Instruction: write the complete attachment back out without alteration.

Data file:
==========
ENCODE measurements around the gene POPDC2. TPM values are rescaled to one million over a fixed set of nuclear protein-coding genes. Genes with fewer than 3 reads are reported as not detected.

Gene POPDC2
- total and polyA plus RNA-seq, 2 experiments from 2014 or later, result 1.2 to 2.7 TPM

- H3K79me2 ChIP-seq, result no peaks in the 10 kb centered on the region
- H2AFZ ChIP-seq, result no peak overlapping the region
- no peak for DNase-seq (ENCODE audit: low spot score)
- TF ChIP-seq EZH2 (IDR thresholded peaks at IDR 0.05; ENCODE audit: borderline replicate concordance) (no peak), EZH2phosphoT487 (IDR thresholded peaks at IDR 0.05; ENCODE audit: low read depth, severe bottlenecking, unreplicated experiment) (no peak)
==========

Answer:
ENCODE measurements around the gene POPDC2. TPM values are rescaled to one million over a fixed set of nuclear protein-coding genes. Genes with fewer than 3 reads are reported as not detected.

Gene POPDC2
- total and polyA plus RNA-seq, 2 experiments from 2014 or later, result 1.2 to 2.7 TPM

- H3K79me2 ChIP-seq, result no peaks in the 10 kb centered on the region
- H2AFZ ChIP-seq, result no peak overlapping the region
- no peak for DNase-seq (ENCODE audit: low spot score)
- TF ChIP-seq EZH2 (IDR thresholded peaks at IDR 0.05; ENCODE audit: borderline replicate concordance) (no peak), EZH2phosphoT487 (IDR thresholded peaks at IDR 0.05; ENCODE audit: low read depth, severe bottlenecking, unreplicated experiment) (no peak)